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Now that we have escaped The Worst Spring Ever, Madison is setting out to make June one of the high points of the year.
And when I write “high,” I mean that literally, because our town is set to travel back in time to 1968 — a world with an abundance of hair, a scarcity of brassieres, earnest protests, endless drum solos and the sweet smell of weed wafting in the summer air.
Yes, prepare yourself for the brain child of Ben and Judy Sidran — The Madison Reunion: A Party with a Purpose, a celebration of Madison in the ’60s with those who created it.
As a townie, I had a front row seat to history. The confluence of politics, art and culture that I witnessed taught me more than any formal education I received.
The ’60s in Madison is why I am who I am.
Exactly when the 1960s started is up for debate, but in Madison, the era surely didn’t begin on Jan. 1, 1960. You could argue it all started in 1963 with the Kennedy assassination or The Beatles on Ed Sullivan. Or in 1964 with the Gulf of Tonkin Resolution that gave then-President Lyndon Johnson license to expand the Vietnam War with impunity. Which he did.
But for me, the ’60s arrived sometime in the early years of the decade when I biked down to Picnic Point to witness something called a “Be-In,” featuring a band called The Sebastian Moon Trio. The gathered throng was far more exotic to a seventh grader than your average Blessed Sacrament Pancake Breakfast. Even to a 13-year-old, it was obvious that change was in the air.
And weed. Lots of weed.
That impression was enforced a year later at the Westmorland Park Fourth of July festivities, when a few earnest anti-war protesters chose to distribute literature to the neighborhood folks gathered for softball and fireworks. The suggestion that the U.S. was the bad guy in a war did not sit well with members of my dad’s Glenway Liquor-sponsored team, most of whom had had a few beers and a history of military service. And they let the protesters know it. When the protesters didn’t back down, a scuffle broke out. I remember being shocked at the violent reaction of my dad’s friends to the anti-war argument.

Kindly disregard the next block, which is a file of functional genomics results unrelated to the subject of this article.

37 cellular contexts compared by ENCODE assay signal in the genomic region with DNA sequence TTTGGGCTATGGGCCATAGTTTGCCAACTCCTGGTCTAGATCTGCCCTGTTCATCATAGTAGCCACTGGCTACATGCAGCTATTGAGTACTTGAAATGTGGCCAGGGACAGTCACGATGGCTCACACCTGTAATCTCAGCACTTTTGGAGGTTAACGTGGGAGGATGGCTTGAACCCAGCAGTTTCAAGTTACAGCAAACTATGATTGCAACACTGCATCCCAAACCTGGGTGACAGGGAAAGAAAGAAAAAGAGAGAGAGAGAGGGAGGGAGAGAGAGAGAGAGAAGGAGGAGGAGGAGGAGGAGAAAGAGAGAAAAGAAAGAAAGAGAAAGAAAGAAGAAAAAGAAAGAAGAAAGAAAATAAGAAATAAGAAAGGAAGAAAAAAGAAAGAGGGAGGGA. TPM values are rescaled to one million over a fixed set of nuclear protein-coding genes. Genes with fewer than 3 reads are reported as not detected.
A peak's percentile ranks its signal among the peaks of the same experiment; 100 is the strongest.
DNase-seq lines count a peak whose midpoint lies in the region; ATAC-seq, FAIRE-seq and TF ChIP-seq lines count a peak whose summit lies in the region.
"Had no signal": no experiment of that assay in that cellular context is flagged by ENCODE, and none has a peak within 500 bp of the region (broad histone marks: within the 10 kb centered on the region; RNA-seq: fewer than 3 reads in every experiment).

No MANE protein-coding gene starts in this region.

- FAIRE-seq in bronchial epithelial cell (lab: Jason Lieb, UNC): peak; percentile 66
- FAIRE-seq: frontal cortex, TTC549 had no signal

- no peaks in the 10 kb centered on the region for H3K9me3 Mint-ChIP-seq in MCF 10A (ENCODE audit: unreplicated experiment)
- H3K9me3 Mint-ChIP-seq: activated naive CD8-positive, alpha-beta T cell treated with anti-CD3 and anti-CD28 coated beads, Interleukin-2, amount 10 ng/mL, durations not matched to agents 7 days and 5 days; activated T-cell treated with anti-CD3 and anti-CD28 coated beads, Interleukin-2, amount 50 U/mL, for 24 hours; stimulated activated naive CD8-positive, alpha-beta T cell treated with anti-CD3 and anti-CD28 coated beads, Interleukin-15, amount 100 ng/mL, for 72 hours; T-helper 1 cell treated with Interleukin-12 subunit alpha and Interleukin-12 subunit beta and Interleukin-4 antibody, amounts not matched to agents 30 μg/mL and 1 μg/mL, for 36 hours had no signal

And then came the 1967 Dow Riots on Bascom Hill, and the ’60s in Madison began in earnest.
Otis Redding’s death quickly followed. And then the State Street riots, which meant that the windows at my father’s place of business, Badger Sporting Goods, would be broken. Each riot had a rhythm. The march would start, the police would attempt to disperse the crowd, the store windows would be broken, then the police would call my dad to inform him of the damage and to confirm that his shop had no guns or ammunition. Then, the following day, Dad and his workmates, eyes red from the residual tear gas, would put up plywood until the glass was replaced.
This routine went on for years.
The riots had even more drama for our family when the National Guard was called out because my uncle Pat was one of the commanding officers. Years later when talking with him, I marveled that no one was killed in the riots. Uncle Pat admitted it was a concern, and then told me that none of the frontline guardsmen had ammunition in their guns. Only a few personnel were fully armed, and they held stand-off positions. If only the Ohio Guard at Kent State had been as smart as the Wisconsin Guard.
But there was a fatality in Madison.
I was in bed at our home on Vilas Avenue in the early morning hours of Aug. 24, 1970, hoping to get some sleep before the first football scrimmage of my senior year. My coach was George Chryst, the father of the University of Wisconsin–Madison’s current football coach Paul Chryst, who, coincidentally, managed to win more games last year than Wisconsin did in all its seasons from 1964 to 1969.
In that early morning at exactly 3:42 a.m., our household was awakened and shaken by a thunderous explosion that resulted in extensive damage to Sterling Hall and the death of researcher and husband Robert Fassnacht. My dad bolted upright in bed and said to my mom, “One of those SOBs blew up something on campus.” He was right.
Forty-five years later, I was golfing at Odana. A guy hit a shot from another fairway that landed near me. He wandered over and I pointed out his ball. He thanked me.
That other golfer was Karleton Armstrong, one of the convicted Sterling Hall bombers.
Interestingly, his ball had a big red Wisconsin “W” on it.
If you grew up in Madison, the ’60s never ends. It never will.
Madison-based television producer John Roach writes this column monthly. Reach him at firstname.lastname@example.org.